Slanderous statement by disgraced judge facilitated purge of Turkey’s top military court by Islamists

The building of Turkey’s Military Supreme Court of Appeals (Askeri Yargıtay)

Abdullah Bozkurt


The government of Turkish President Recep Tayyip Erdoğan plotted to purge independent judges and prosecutors from the military’s highest court in 2014 and to do so used a statement provided by a womanizing, anti-American officer, a Nordic Monitor investigation has determined.

According to confidential documents, the Erdoğan government profiled members of Turkey’s Military Supreme Court of Appeals (Askeri Yargıtay, or MSCA) in November 2014 and purged and/or jailed them two years later using a failed coup attempt as a pretext. The documents confirm that the plot to transform the Turkish military into a bastion of Islamists and neo-nationalists with a purge of pro-NATO officers was planned long ago and included all branches of the Turkish Armed Forces (TSK), the second largest military in NATO in terms of manpower.

The plot for the purge was put into action with a statement provided by Muzaffer Yasin Aslan, a 48-year-old pro-Russian, neo-nationalist (Ulusalcı in Turkish) member of the MSCA on November 21, 2014. Aslan was known as a womanizer and was investigated in the past for multiple violations of the military code of conduct for his extramarital affairs with an employee at the General Staff and a lawyer for a government organization.

Control of the MSCA is important for Erdoğan to protect his operatives from the special forces, intelligence and other critical branches of the military from legal troubles when he runs off-the-book clandestine operations. For example, when spies from Turkey’s National Intelligence Organization (MIT), some assigned from the military’s special forces unit, were caught red-handed shipping heavy arms to jihadists in Syria in January 2014, the military prosecutors exonerated the local commander for intercepting the illegal shipment.


Muzaffer Yasin Aslan profiled his colleagues at Turkey’s Military Supreme Court of Appeals and claimed most were connected to a “terrorist” group:



Since the borders with Syria and Iraq are also under the control of the Turkish military, it was important for Erdoğan to provide impunity for operatives who have been moving jihadists, supplies and arms across those frontiers. For that, the MSCA must be in check and staffed with loyalists who would whitewash any illegal activity that could trigger alarms in the Turkish military. The same is also true for crimes committed in the Kurdish areas of Turkey, where military forces were used to destroy towns and villages, killing civilians, under orders from the Erdoğan government.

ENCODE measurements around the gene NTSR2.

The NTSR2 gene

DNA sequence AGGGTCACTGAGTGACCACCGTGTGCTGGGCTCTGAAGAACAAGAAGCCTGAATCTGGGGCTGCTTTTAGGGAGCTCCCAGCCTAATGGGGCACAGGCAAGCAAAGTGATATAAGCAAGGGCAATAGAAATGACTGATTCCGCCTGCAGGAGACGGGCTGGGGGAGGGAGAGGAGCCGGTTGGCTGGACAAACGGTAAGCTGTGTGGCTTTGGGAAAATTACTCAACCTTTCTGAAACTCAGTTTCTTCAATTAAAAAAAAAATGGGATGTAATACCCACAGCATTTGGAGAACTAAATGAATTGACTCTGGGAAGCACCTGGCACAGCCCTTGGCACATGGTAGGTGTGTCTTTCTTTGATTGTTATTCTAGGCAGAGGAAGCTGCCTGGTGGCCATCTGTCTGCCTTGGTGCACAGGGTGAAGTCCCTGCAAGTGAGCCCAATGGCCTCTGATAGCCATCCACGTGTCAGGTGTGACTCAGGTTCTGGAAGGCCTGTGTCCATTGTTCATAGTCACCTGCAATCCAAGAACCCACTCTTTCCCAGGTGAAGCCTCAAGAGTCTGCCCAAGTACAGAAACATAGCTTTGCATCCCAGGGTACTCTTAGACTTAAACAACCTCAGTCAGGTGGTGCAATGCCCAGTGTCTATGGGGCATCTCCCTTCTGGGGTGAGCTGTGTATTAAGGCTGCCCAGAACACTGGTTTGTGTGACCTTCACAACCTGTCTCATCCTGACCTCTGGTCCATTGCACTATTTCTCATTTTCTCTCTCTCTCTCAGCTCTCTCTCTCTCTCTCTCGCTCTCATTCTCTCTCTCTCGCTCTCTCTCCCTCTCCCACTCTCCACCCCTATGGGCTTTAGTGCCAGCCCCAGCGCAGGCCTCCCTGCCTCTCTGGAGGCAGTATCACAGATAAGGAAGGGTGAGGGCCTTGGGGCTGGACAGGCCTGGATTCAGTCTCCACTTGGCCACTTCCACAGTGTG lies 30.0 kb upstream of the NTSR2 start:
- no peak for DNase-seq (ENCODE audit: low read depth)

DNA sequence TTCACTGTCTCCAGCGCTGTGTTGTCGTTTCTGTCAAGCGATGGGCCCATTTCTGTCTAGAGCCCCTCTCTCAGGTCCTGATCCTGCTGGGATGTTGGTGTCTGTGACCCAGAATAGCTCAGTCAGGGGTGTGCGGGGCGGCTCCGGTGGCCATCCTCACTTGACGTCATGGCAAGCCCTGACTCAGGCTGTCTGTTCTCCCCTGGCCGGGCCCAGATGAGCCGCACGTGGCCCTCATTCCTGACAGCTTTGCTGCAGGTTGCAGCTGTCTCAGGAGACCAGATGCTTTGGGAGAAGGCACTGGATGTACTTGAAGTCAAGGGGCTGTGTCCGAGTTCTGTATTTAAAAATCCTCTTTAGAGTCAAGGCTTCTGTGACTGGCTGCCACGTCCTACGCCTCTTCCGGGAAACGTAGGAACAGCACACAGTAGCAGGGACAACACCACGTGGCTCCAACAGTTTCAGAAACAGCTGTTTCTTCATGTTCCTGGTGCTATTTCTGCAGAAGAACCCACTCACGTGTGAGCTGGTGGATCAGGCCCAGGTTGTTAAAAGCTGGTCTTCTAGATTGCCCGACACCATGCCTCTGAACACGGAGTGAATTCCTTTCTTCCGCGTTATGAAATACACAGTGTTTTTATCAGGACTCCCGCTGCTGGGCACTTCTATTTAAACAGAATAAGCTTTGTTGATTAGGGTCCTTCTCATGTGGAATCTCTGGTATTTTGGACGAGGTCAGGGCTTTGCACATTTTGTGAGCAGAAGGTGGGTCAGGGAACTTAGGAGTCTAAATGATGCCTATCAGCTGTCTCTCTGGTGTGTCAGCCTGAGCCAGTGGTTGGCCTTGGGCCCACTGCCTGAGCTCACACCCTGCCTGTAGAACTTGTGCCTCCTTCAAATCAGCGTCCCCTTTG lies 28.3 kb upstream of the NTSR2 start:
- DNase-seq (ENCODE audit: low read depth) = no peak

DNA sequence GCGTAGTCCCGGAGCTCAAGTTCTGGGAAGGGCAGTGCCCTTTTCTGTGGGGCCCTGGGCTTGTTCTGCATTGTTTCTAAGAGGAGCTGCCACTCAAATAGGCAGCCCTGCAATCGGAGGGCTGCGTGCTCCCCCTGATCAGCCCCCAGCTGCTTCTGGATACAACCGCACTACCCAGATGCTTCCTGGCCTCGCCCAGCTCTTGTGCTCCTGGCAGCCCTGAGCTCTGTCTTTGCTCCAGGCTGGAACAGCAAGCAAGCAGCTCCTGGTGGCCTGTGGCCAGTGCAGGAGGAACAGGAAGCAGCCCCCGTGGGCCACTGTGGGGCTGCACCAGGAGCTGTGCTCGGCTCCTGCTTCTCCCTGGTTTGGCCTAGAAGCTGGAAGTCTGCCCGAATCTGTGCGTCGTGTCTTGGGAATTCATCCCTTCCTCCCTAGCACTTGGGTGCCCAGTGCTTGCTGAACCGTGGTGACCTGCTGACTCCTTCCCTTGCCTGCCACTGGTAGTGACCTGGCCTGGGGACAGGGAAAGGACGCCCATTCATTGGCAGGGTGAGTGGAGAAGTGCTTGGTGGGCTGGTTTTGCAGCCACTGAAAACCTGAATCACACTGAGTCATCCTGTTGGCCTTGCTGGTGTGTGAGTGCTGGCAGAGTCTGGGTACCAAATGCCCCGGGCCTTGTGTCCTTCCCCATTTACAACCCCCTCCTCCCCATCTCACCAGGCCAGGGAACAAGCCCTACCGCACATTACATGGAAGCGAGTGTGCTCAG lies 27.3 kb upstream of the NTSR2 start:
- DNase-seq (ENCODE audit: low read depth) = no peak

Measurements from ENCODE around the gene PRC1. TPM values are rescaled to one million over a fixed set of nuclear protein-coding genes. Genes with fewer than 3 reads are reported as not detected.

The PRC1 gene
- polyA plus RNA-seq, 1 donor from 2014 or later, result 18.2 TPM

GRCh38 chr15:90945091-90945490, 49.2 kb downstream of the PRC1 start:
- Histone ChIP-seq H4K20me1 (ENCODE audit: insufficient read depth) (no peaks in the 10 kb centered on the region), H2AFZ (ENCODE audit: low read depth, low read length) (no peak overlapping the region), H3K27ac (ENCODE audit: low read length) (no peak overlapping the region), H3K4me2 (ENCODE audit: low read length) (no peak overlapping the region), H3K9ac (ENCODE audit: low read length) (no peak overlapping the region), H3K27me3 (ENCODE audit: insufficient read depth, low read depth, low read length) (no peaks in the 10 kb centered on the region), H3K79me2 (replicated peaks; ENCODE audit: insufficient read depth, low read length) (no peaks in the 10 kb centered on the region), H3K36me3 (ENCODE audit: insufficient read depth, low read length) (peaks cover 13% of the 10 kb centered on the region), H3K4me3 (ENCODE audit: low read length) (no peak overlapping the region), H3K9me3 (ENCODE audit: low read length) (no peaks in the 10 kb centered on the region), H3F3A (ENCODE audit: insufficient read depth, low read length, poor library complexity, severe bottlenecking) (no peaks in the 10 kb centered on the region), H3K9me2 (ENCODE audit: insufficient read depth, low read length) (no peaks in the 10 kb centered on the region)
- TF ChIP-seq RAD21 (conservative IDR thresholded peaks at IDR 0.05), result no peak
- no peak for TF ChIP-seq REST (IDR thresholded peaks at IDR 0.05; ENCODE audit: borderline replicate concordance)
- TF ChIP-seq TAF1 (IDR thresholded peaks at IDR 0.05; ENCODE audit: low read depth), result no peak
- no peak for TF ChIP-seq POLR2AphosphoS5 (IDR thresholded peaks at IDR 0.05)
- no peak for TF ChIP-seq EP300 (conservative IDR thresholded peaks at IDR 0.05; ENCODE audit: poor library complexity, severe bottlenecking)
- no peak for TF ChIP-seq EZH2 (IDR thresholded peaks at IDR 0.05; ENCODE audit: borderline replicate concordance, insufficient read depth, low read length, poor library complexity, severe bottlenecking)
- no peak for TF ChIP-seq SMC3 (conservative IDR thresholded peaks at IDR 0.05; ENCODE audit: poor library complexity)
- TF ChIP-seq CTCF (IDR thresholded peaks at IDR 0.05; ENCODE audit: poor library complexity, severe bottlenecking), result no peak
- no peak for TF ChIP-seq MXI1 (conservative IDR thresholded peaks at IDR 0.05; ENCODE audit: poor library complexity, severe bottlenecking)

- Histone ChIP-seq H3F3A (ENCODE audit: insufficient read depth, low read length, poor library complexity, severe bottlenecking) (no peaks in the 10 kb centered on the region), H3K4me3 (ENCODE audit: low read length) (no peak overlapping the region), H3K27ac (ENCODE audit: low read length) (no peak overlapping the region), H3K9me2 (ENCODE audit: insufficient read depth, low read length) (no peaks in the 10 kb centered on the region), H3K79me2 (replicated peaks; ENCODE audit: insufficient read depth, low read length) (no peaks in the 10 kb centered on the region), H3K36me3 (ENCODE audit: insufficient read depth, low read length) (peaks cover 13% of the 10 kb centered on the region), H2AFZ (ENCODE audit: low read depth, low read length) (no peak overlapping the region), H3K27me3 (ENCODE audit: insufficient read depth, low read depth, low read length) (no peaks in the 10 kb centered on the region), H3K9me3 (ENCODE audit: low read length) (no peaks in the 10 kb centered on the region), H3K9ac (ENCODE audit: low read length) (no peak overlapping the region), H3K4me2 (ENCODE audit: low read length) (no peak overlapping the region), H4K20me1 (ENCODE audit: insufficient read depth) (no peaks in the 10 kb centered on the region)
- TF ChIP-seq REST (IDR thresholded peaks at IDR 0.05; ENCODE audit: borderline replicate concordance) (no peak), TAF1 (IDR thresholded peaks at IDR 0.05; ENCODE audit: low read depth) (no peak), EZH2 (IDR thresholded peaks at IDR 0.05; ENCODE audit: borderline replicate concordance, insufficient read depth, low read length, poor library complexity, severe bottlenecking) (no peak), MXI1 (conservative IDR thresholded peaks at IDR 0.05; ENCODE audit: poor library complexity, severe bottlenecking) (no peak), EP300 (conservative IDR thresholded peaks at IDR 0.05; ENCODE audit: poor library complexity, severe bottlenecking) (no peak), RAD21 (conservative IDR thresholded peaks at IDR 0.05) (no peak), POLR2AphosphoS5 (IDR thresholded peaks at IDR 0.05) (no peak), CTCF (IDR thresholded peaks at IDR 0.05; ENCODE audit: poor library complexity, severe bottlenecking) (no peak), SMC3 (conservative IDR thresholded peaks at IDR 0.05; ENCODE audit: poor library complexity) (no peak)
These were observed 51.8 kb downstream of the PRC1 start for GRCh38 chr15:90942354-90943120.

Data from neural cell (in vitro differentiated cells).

As a result, a nefarious plot was put into action immediately after the Erdoğan government secured control of the Board of Prosecutors and Judges (HSK) in late 2014. Using bribes, promises of promotion and blackmail, an Erdoğan-endorsed list won the election for seats on the HSK at the expense of a competing list comprising independent judges and prosecutors.  The HSK started appointing regime partisans to key positions in order to initiate criminal investigations into those who were perceived to be independent or aligned with ideologies that were not acceptable to the Islamists and neo-nationalists.

Aslan’s statement, full of smears and defamatory allegations, came into play at this juncture. The government offered to expunge his notorious record and guaranteed his career. Aslan was selected to be a member of the MSCA in early 2011, but as a result of multiple investigations into his conduct, his prospects of remaining in the MSCA chamber looked dim. The MSCA ruled on November 2, 2012 to remove him from the pool of instructors and trainers assigned to serve at the Turkish Partnership for Peace Training Center (TSK Barış İçin Ortaklık Eğitim Merkezi, or BIOEM), a prestigious military institution for experienced officers, especially those with academic degrees. Since BIOEM was also involved in training foreign military personnel, having a womanizer like Aslan who had engaged in questionable conduct was not acceptable to his superiors.


Letter from Turkey’s Military Supreme Court of Appeals stating that Muzaffer Yasin Aslan was removed as an instructor at the Turkish Partnership for Peace Training Center:



Aslan’s real troubles emerged when a woman identified as Levin Sağlam, who was a civilian employee at the General Staff Intelligence Directorate, came forward to file a complaint alleging harassment and threats by Aslan. The two started their relationship in 2011, when Aslan was working in the Legal Counsel’s Office of the General Staff and Sağlam was going through a divorce. Aslan provided her with legal assistance and sponsored her in 2012 when she wanted to transfer into another branch of the military. The two started going out and exchanging intimate messages. Aslan even met her parents, giving her father a ride to hospital visits and sorting out legal inheritance matters when the father passed away in July 2013.